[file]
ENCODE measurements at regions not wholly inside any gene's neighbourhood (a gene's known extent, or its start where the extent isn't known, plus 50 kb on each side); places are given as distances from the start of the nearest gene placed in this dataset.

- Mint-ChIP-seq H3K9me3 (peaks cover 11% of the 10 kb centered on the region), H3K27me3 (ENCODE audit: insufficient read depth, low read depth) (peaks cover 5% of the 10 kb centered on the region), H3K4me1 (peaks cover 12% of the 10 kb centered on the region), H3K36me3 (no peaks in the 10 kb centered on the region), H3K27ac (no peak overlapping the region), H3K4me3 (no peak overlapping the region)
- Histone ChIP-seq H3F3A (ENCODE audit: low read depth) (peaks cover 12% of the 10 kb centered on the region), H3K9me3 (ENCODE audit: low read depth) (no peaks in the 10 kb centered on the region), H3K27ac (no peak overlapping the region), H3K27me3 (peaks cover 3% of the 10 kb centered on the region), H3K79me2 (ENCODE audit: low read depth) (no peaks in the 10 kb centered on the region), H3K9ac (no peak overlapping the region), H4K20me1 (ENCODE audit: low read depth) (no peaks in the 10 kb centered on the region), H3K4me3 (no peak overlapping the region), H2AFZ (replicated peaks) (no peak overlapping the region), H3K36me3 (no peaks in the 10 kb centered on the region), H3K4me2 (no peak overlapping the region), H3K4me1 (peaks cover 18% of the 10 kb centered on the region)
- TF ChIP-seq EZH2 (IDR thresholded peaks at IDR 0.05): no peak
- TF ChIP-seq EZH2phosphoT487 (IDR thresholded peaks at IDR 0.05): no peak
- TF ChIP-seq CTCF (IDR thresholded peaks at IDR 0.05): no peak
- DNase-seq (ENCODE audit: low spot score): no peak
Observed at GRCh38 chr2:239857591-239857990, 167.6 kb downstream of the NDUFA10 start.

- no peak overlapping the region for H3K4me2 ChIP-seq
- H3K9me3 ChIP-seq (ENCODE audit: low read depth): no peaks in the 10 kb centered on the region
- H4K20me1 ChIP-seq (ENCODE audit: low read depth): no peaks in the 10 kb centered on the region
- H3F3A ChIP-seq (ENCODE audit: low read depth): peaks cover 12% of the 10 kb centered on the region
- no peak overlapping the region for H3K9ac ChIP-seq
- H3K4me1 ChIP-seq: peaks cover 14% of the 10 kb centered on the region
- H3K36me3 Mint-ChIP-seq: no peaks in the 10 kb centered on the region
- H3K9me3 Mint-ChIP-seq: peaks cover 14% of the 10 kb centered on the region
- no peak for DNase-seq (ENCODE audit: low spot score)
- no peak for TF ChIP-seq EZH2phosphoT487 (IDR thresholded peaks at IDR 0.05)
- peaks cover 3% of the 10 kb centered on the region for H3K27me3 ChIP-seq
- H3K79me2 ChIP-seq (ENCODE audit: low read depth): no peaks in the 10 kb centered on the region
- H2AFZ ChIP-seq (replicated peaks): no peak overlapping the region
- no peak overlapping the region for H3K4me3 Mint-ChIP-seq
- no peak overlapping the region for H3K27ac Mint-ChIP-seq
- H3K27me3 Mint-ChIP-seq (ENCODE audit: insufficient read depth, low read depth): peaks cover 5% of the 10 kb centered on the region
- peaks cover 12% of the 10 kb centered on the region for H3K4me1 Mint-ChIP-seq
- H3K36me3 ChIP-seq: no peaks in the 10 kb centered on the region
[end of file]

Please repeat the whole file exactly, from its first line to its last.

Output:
ENCODE measurements at regions not wholly inside any gene's neighbourhood (a gene's known extent, or its start where the extent isn't known, plus 50 kb on each side); places are given as distances from the start of the nearest gene placed in this dataset.

- Mint-ChIP-seq H3K9me3 (peaks cover 11% of the 10 kb centered on the region), H3K27me3 (ENCODE audit: insufficient read depth, low read depth) (peaks cover 5% of the 10 kb centered on the region), H3K4me1 (peaks cover 12% of the 10 kb centered on the region), H3K36me3 (no peaks in the 10 kb centered on the region), H3K27ac (no peak overlapping the region), H3K4me3 (no peak overlapping the region)
- Histone ChIP-seq H3F3A (ENCODE audit: low read depth) (peaks cover 12% of the 10 kb centered on the region), H3K9me3 (ENCODE audit: low read depth) (no peaks in the 10 kb centered on the region), H3K27ac (no peak overlapping the region), H3K27me3 (peaks cover 3% of the 10 kb centered on the region), H3K79me2 (ENCODE audit: low read depth) (no peaks in the 10 kb centered on the region), H3K9ac (no peak overlapping the region), H4K20me1 (ENCODE audit: low read depth) (no peaks in the 10 kb centered on the region), H3K4me3 (no peak overlapping the region), H2AFZ (replicated peaks) (no peak overlapping the region), H3K36me3 (no peaks in the 10 kb centered on the region), H3K4me2 (no peak overlapping the region), H3K4me1 (peaks cover 18% of the 10 kb centered on the region)
- TF ChIP-seq EZH2 (IDR thresholded peaks at IDR 0.05): no peak
- TF ChIP-seq EZH2phosphoT487 (IDR thresholded peaks at IDR 0.05): no peak
- TF ChIP-seq CTCF (IDR thresholded peaks at IDR 0.05): no peak
- DNase-seq (ENCODE audit: low spot score): no peak
Observed at GRCh38 chr2:239857591-239857990, 167.6 kb downstream of the NDUFA10 start.

- no peak overlapping the region for H3K4me2 ChIP-seq
- H3K9me3 ChIP-seq (ENCODE audit: low read depth): no peaks in the 10 kb centered on the region
- H4K20me1 ChIP-seq (ENCODE audit: low read depth): no peaks in the 10 kb centered on the region
- H3F3A ChIP-seq (ENCODE audit: low read depth): peaks cover 12% of the 10 kb centered on the region
- no peak overlapping the region for H3K9ac ChIP-seq
- H3K4me1 ChIP-seq: peaks cover 14% of the 10 kb centered on the region
- H3K36me3 Mint-ChIP-seq: no peaks in the 10 kb centered on the region
- H3K9me3 Mint-ChIP-seq: peaks cover 14% of the 10 kb centered on the region
- no peak for DNase-seq (ENCODE audit: low spot score)
- no peak for TF ChIP-seq EZH2phosphoT487 (IDR thresholded peaks at IDR 0.05)
- peaks cover 3% of the 10 kb centered on the region for H3K27me3 ChIP-seq
- H3K79me2 ChIP-seq (ENCODE audit: low read depth): no peaks in the 10 kb centered on the region
- H2AFZ ChIP-seq (replicated peaks): no peak overlapping the region
- no peak overlapping the region for H3K4me3 Mint-ChIP-seq
- no peak overlapping the region for H3K27ac Mint-ChIP-seq
- H3K27me3 Mint-ChIP-seq (ENCODE audit: insufficient read depth, low read depth): peaks cover 5% of the 10 kb centered on the region
- peaks cover 12% of the 10 kb centered on the region for H3K4me1 Mint-ChIP-seq
- H3K36me3 ChIP-seq: no peaks in the 10 kb centered on the region